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The effects of the rhizocephalan parasites Peltogaster paguri Rathke and Gemmosaccus sulcatus (Lilljeborg) on five species of paguridan hosts (Crustacea Decapoda)
Nielsen, S-O. (1970). The effects of the rhizocephalan parasites Peltogaster paguri Rathke and Gemmosaccus sulcatus (Lilljeborg) on five species of paguridan hosts (Crustacea Decapoda). Sarsia 42(1): 17-32.
In: Sarsia. University of Bergen. Universitetsforlaget: Bergen. ISSN 0036-4827, more
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    Parasites; Anapagurus laevis (Bell, 1846) [WoRMS]; Crustacea [WoRMS]; Decapoda [WoRMS]; Peltogaster paguri Rathke, 1842 [WoRMS]; Marine

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  • Nielsen, S-O.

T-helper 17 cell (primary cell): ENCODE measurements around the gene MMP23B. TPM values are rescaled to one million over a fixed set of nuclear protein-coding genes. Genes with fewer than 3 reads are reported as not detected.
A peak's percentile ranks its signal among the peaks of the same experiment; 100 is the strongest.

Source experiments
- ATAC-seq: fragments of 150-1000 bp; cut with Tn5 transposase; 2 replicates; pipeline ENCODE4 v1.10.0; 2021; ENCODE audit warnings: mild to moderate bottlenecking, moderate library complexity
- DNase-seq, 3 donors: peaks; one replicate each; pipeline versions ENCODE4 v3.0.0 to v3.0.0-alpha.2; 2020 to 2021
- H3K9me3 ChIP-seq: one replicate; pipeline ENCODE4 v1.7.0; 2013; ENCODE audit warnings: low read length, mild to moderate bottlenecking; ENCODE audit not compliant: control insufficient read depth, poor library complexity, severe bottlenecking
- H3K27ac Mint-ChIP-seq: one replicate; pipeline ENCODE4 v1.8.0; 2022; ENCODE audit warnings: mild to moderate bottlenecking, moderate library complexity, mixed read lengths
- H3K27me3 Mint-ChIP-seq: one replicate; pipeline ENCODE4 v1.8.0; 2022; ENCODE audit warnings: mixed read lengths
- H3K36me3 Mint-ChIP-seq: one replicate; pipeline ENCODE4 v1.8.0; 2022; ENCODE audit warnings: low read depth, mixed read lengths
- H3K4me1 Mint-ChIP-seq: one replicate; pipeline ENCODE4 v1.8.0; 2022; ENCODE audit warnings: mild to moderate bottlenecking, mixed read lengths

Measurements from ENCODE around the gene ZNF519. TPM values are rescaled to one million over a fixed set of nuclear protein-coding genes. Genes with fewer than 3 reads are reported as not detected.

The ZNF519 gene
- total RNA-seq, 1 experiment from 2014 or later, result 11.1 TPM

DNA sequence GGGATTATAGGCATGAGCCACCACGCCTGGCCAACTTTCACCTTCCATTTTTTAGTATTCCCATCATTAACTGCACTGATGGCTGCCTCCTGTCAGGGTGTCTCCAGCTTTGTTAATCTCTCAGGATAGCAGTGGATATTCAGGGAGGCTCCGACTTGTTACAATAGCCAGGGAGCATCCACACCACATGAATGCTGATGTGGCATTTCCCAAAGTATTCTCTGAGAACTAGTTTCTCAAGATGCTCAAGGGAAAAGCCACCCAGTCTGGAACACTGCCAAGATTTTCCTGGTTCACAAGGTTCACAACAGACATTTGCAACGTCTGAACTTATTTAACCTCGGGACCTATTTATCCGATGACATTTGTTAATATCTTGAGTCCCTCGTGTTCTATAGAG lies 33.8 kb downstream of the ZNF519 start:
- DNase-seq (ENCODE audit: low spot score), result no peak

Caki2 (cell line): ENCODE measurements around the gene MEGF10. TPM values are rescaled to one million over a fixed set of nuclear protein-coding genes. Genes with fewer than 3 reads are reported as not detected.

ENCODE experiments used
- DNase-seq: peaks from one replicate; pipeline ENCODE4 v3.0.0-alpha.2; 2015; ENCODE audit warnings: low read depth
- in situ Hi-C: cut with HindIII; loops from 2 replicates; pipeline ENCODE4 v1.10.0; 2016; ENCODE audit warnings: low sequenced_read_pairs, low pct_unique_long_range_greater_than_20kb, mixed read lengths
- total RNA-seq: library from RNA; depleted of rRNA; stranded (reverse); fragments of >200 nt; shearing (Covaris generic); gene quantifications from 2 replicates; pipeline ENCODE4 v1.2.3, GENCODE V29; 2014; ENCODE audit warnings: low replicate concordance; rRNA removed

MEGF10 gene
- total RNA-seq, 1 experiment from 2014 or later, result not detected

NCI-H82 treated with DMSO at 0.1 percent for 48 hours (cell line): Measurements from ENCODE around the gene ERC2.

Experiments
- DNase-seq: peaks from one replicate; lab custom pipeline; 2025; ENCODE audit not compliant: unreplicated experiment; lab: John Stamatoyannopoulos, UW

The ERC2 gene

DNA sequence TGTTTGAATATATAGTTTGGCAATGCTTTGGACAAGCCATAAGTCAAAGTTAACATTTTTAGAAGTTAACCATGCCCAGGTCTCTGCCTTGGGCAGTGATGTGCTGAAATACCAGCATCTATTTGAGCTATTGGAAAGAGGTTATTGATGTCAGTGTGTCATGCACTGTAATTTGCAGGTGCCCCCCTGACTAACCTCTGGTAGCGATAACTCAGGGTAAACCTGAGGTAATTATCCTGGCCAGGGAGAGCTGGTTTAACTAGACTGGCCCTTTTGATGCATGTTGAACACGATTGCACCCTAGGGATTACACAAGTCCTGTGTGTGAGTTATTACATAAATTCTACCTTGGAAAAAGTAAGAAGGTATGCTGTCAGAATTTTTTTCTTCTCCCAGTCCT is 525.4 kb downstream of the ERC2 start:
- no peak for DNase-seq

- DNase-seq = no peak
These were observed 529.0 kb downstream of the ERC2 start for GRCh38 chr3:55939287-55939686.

The influence of rhizocephalan parasites on the external and internal morphology of their paguridan hosts was investigated in Anapagurus laevis, Pagurus prideauxii, and P. cuanensis infested by Gemmosaccus sulcatus, and in A. laevis, P. bernhardus, P. prideauxii, and P. pubescens infested by Peltogaster paguri. Parasitic castration, very often in combination with a modification of the secondary sex characters, was observed in all host species. The modifications of the secondary male characters mainly comprised a feminization of the pleopods through a prolongation of their endopodites, and sometimes also a development of an “extra pleopod” on the 2nd abdominal segment. In female hosts a retarded development of the pleopods, resulting in retention of the juvenile structure, was noted. The effects on the generative system were generally very profound. The male copulatory organ was often completely reduced in A. laevis, and in most species the gonopores were more or less affected. Entirely degenerated gonads and gonoducts occurred in all species, but the frequency of castrated specimens differed. Generally the ovaries appeared to be more affected than the testes. A good correlation between the degree of degeneration of copulatory organs or gonopores and that of gonads and gonoducts existed, while no parallellism was observed for the modifications of the pleopods and those of the generative system. In most instances hepatopancreas seemed to be unaffected by the parasitism, but sometimes a pronounced size reduction was recorded. All host species exhibited damage of the nervous tissue, caused by a direct penetration and root invasion in the posterior third of the thoracic ganglion and the anterior parts of the abdominal ventral nerve cord up to and including the 4th abdominal ganglion. It was shown that the two species of parasites differed with respect to the extent of modification they induced in the same host species, and also that the degree of modification induced by the same species of parasite, was different in different host species.

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